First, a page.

Why Live Nation Stock Is Shaking Off Its Ticketmaster Woes

Ticketmaster tickets
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Another week, another ticketing debacle for Ticketmaster.  

When concertgoers for chart-topper Bad Bunny were denied entry into a Mexico event due to confusion regarding fake tickets, it was the second incident in less than a month to put the spotlight on its parent company, Live Nation. Ticketmaster also drew incredible outrage from Taylor Swift fans when they were unable to purchase presale tickets to her upcoming U.S. tour.  

But despite the massive blowback Ticketmaster received from the public, lawmakers and regulators recently, investors seem to care very little, for now. 

The T-Swift ordeal sent Live Nation shares sinking 8% in a single day on Nov. 18 to its lowest level in nearly two years. But since then, the stock has been steadily rising and was up 11% as of market close Monday, compared with the S&P 500’s less-than-1% gain during the same time period. On the day the Bad Bunny incident was reported, Live Nation stock saw no impact and closed 2.5% higher. 

While Ticketmaster’s issues and subsequent public relations nightmares are certainly points of concern, investors have reason to stay bullish on the company, at least in the long term.

The live events business, and specifically concerts, has been going bonkers this year. In its latest quarter, Live Nation logged its best summer concert season in history and its highest gross transaction value on record.  

And looking forward, Live Nation expects even more strength in 2023 with double digit year-over-year growth even when excluding sales from rescheduled shows.

And the data supports Live Nation’s outlook. According to decision intelligence company Morning Consult’s weekly survey data, American consumer sentiment toward concertgoing has stayed at its highest levels since the start of the pandemic. Whether it's pent-up demand or just a renewed sense of favoring experiences over material goods, there are still some economic challenges looming. With a recession expected in 2023, it remains unclear how long the bullish sentiment toward concertgoing will remain elevated if a recession were to hit the U.S. and world. 

Then there are the regulatory headwinds facing Live Nation. Lawmakers have called for a congressional hearing, and the Department of Justice launched an antitrust investigation into the company. While the DOJ’s antitrust probe predated the Taylor Swift ticketing drama, the incident certainly cast a bigger spotlight on the argument that Live Nation has abused its power in the ticketing industry. It’s worth noting that the DOJ was the same regulatory entity to approve the $2.5 billion Live Nation-Ticketmaster merger in 2010, much to the disapproval of the music industry at the time.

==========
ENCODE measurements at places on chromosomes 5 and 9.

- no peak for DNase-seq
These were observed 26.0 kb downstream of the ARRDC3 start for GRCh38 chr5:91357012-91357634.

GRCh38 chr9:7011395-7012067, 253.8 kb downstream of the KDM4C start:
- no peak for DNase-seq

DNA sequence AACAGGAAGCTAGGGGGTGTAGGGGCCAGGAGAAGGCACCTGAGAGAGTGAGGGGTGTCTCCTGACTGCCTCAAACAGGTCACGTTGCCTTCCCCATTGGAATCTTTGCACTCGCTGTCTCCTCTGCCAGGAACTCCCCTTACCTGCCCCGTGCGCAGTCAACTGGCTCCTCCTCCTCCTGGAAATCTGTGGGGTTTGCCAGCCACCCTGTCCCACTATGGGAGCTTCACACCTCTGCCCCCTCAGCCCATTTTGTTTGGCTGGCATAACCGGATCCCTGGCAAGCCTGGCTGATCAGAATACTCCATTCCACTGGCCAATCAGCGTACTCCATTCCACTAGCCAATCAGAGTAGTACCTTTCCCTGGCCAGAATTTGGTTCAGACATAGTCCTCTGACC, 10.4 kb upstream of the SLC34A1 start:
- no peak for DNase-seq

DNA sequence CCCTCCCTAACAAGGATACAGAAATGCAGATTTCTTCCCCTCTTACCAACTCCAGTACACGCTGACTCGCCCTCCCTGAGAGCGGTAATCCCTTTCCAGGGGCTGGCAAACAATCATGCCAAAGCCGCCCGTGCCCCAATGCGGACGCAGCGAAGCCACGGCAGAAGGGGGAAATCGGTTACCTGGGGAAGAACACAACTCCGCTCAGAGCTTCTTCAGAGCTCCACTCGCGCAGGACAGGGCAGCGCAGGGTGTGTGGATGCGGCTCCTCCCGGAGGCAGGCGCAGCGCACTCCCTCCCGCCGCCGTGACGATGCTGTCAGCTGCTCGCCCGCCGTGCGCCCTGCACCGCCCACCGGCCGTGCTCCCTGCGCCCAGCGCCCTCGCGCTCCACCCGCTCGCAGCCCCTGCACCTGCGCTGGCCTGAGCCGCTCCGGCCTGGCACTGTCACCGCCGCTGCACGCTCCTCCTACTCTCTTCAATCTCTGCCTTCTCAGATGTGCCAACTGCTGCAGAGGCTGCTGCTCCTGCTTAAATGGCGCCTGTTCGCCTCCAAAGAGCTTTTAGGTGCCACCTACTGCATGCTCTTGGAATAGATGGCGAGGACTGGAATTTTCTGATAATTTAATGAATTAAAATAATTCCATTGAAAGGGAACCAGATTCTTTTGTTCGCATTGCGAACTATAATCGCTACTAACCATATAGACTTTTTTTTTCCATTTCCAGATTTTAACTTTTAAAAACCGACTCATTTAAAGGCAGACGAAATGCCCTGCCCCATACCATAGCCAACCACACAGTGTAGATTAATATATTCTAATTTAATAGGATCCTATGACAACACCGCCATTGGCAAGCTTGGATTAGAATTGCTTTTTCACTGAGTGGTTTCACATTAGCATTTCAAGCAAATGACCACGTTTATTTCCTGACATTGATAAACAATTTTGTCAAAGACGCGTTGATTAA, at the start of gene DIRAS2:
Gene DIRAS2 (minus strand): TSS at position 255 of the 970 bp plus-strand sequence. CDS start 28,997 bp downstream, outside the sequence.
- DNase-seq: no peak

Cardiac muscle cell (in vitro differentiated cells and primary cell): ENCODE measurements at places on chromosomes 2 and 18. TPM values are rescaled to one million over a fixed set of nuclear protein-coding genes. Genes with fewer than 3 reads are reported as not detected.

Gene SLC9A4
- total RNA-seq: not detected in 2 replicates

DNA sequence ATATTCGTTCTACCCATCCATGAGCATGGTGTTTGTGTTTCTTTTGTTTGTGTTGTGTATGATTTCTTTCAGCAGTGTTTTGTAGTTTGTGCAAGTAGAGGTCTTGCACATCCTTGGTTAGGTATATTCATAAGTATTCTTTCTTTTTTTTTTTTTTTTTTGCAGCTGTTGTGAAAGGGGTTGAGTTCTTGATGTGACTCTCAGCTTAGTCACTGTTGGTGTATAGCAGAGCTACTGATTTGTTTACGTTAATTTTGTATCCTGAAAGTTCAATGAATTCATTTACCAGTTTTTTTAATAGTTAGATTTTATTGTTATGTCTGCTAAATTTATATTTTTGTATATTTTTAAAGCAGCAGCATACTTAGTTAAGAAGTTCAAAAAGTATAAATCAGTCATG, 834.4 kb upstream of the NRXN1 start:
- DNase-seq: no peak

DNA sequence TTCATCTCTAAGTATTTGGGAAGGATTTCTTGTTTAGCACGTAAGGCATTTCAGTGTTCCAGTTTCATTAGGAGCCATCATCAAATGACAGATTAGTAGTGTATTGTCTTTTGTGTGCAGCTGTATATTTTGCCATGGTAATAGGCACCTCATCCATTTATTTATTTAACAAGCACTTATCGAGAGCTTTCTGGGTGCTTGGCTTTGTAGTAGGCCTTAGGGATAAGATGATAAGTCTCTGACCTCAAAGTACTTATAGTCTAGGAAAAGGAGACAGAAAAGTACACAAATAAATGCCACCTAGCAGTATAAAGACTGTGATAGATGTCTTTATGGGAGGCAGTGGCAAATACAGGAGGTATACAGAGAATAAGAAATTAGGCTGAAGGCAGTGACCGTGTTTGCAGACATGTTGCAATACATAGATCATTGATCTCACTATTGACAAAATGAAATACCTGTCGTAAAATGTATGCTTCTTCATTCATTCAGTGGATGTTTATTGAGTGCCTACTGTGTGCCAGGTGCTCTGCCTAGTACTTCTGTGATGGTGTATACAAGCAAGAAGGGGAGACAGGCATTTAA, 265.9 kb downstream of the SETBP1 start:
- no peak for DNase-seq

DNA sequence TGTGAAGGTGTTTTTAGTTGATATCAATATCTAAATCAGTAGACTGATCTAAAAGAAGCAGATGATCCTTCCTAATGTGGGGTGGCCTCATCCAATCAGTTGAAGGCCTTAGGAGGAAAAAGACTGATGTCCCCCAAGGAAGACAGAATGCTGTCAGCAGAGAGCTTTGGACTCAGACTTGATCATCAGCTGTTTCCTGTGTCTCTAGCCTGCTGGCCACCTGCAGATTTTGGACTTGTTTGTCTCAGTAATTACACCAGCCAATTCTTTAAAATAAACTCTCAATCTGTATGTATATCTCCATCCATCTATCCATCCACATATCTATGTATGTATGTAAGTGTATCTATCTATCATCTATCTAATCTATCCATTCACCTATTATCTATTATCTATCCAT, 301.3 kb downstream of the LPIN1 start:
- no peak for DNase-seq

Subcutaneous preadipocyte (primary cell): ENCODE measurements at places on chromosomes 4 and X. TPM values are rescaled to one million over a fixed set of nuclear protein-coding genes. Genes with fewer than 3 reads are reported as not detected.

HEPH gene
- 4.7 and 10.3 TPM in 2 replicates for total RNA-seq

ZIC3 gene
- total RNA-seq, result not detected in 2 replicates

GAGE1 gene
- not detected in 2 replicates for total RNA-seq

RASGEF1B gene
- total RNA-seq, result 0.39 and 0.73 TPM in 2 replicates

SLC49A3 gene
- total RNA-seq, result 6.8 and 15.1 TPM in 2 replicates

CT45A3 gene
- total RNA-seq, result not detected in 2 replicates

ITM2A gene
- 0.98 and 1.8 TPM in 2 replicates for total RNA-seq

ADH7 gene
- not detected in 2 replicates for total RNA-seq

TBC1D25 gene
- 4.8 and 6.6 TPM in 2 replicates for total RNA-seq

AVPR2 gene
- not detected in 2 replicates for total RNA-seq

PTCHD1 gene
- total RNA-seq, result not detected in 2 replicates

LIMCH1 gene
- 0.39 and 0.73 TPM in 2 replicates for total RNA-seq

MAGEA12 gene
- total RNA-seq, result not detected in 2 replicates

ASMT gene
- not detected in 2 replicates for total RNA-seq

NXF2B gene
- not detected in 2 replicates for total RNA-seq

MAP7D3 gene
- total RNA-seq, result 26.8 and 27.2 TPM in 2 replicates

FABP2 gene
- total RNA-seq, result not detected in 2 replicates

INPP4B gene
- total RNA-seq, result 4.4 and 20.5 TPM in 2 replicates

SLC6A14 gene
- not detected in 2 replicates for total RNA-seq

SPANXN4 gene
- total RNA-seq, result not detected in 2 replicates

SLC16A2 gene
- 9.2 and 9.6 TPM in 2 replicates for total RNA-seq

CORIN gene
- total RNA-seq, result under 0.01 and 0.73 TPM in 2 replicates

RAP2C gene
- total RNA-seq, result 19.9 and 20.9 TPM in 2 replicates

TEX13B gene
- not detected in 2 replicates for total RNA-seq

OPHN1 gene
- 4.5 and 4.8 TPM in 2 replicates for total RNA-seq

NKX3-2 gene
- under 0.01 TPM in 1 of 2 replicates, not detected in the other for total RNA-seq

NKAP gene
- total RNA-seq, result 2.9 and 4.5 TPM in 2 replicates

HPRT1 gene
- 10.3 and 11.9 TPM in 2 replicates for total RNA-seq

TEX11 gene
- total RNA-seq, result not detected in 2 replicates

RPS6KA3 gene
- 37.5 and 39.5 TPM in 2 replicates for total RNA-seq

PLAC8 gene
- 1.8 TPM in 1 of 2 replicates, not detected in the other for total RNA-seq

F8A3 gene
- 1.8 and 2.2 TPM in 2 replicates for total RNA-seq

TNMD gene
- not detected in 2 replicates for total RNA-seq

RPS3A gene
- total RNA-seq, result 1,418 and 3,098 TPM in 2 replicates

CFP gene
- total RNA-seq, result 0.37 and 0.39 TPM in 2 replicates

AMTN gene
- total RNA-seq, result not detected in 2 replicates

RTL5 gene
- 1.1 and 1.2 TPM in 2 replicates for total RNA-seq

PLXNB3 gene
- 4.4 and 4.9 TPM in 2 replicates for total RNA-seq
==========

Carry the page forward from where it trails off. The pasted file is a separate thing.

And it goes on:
Concerns of Live Nation’s monopolistic practices are not new, and while they are certainly something to investigate, the outcome will likely be in favor of Live Nation and its investors. Furthermore, ripping apart the Live Nation business segments would likely have far larger consequences than many realize. 

An example is Live Nation’s Verified Ticket Program which is perhaps one of the biggest benefits for consumers looking to purchase in the secondary market. Issues with scamming and fake tickets in the resale market have been one of the imperfections of the live events industry. The program was launched in 2017, and while it’s certainly not a perfect process, it’s helped to alleviate some of the industry’s pain points. 

Much like the Facebook saga, the antitrust probes may not have the strong and decisive outcome that some lawmakers and users expect such as a breakup of the company, but the process of investigating and questioning Live Nation will certainly yield changes and better practices at the company down the line. In the long run, the scrutiny of the company will be a net positive for Live Nation investors and consumers alike.